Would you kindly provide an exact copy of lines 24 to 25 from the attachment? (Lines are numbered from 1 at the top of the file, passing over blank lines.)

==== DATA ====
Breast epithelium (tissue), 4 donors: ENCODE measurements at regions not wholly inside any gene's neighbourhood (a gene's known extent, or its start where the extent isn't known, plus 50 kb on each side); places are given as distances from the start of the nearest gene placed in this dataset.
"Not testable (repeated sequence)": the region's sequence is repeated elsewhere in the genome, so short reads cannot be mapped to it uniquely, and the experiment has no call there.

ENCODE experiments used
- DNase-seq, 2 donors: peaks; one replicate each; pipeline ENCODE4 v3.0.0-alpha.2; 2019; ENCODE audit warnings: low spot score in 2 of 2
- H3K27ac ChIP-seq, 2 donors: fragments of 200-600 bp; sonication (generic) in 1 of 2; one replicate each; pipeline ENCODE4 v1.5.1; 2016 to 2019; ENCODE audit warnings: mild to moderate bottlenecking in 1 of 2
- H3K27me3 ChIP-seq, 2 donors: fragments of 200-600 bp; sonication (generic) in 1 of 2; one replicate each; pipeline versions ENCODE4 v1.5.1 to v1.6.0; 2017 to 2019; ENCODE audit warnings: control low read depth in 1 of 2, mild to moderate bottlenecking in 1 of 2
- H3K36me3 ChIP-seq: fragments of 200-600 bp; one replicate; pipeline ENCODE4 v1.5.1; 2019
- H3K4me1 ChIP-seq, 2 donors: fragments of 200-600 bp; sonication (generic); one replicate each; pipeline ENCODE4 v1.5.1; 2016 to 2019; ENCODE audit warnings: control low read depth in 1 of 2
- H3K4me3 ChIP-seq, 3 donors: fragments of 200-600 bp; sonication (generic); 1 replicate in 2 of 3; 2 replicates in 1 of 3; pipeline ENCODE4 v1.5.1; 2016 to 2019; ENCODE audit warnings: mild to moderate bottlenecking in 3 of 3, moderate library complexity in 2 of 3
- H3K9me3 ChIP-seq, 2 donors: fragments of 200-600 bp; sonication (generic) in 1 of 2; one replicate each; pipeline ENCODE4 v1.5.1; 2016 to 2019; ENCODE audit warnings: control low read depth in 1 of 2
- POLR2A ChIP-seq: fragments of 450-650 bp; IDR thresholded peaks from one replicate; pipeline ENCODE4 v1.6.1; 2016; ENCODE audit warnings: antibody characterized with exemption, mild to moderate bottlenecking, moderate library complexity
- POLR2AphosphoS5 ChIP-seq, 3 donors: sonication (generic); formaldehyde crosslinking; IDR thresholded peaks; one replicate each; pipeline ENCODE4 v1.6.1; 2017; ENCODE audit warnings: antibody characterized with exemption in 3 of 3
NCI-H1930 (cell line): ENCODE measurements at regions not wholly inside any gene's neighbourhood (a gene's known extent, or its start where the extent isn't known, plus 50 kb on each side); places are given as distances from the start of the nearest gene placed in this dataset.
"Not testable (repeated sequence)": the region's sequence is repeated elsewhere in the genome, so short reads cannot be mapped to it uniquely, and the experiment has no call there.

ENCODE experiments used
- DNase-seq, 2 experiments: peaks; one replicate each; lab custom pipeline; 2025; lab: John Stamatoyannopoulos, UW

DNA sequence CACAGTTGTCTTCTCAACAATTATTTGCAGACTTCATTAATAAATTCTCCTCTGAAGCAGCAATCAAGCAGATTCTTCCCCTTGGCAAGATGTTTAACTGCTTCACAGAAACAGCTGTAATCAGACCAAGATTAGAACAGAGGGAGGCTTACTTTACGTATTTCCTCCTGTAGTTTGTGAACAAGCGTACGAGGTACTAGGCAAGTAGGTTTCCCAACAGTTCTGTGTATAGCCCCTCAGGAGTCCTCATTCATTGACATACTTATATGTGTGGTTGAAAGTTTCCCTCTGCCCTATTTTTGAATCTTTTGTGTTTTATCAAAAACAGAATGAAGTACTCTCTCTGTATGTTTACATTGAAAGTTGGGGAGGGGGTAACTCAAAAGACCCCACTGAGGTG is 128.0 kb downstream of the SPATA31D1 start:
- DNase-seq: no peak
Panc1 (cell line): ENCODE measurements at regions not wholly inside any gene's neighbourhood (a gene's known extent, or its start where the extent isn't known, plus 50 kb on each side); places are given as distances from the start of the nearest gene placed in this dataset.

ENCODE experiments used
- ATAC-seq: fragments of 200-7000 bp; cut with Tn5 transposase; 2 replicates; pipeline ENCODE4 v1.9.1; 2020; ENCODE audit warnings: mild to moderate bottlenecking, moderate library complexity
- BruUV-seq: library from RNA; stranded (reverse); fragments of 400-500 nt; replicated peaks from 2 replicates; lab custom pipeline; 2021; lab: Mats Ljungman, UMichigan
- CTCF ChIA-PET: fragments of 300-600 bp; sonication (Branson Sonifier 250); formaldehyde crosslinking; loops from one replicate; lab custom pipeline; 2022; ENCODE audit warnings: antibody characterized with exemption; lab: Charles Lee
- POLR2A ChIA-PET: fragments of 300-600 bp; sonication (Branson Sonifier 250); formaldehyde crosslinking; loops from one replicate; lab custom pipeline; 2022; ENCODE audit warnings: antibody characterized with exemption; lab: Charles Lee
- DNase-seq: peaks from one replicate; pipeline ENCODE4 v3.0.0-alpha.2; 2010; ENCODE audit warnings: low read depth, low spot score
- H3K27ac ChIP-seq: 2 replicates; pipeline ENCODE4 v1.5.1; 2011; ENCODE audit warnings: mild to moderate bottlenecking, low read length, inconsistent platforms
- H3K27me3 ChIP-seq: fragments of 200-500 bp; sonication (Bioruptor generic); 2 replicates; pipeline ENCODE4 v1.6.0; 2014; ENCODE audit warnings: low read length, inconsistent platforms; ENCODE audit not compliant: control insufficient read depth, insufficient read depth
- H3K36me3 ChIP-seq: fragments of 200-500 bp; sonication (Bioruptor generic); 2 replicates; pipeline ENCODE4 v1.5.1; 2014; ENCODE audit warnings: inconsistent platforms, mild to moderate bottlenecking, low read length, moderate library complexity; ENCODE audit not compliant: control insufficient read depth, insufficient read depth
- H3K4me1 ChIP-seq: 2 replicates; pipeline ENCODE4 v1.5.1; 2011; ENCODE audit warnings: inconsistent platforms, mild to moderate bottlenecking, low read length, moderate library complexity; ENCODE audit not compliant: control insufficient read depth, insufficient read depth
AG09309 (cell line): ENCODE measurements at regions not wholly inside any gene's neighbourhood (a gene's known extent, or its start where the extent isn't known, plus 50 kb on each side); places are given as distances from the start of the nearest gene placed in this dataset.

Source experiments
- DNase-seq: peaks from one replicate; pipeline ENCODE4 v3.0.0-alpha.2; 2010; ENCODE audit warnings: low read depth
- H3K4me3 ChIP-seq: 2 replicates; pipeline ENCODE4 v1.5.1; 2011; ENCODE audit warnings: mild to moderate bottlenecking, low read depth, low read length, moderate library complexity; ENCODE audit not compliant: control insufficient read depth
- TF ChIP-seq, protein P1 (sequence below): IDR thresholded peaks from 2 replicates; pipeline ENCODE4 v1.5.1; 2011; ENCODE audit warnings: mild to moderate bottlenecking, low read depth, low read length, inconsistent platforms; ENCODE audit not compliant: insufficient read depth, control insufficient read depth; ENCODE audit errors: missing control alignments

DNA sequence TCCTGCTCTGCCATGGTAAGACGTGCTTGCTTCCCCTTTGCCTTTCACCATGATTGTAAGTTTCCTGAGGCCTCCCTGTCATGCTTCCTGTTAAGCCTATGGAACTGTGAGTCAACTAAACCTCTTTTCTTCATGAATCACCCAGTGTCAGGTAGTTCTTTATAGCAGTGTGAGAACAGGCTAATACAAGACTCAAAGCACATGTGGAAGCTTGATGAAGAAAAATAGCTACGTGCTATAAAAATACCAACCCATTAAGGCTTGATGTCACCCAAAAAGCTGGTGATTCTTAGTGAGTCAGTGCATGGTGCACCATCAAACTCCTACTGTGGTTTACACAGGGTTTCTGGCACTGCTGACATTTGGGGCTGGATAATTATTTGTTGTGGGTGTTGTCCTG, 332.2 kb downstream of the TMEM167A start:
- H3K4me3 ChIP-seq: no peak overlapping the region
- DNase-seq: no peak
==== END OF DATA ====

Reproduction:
- POLR2A ChIA-PET: fragments of 300-600 bp; sonication (Branson Sonifier 250); formaldehyde crosslinking; loops from one replicate; lab custom pipeline; 2022; ENCODE audit warnings: antibody characterized with exemption; lab: Charles Lee
- DNase-seq: peaks from one replicate; pipeline ENCODE4 v3.0.0-alpha.2; 2010; ENCODE audit warnings: low read depth, low spot score